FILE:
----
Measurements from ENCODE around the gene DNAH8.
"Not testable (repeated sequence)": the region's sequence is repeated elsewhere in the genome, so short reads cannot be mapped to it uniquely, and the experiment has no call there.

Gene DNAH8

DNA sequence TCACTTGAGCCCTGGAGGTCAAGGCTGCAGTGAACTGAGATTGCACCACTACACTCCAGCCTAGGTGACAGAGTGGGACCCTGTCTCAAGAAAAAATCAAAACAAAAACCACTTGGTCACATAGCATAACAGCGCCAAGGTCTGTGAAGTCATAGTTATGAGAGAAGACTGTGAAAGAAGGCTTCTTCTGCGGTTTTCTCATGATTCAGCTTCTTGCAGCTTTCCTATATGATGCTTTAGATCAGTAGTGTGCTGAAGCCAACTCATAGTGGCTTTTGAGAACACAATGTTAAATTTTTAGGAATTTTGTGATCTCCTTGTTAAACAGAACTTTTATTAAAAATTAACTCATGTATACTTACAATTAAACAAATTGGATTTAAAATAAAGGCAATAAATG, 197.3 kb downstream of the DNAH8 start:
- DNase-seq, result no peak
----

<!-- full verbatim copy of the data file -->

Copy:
Measurements from ENCODE around the gene DNAH8.
"Not testable (repeated sequence)": the region's sequence is repeated elsewhere in the genome, so short reads cannot be mapped to it uniquely, and the experiment has no call there.

Gene DNAH8

DNA sequence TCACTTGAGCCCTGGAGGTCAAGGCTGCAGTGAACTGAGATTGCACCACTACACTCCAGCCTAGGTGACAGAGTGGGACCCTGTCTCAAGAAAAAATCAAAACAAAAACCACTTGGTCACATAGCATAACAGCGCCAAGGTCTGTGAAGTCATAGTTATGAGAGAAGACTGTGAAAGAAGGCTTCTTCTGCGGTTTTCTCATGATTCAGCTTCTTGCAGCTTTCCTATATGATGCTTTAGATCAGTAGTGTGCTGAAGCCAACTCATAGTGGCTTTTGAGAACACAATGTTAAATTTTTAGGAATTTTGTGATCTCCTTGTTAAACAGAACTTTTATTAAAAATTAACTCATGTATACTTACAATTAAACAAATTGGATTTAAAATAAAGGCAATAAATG, 197.3 kb downstream of the DNAH8 start:
- DNase-seq, result no peak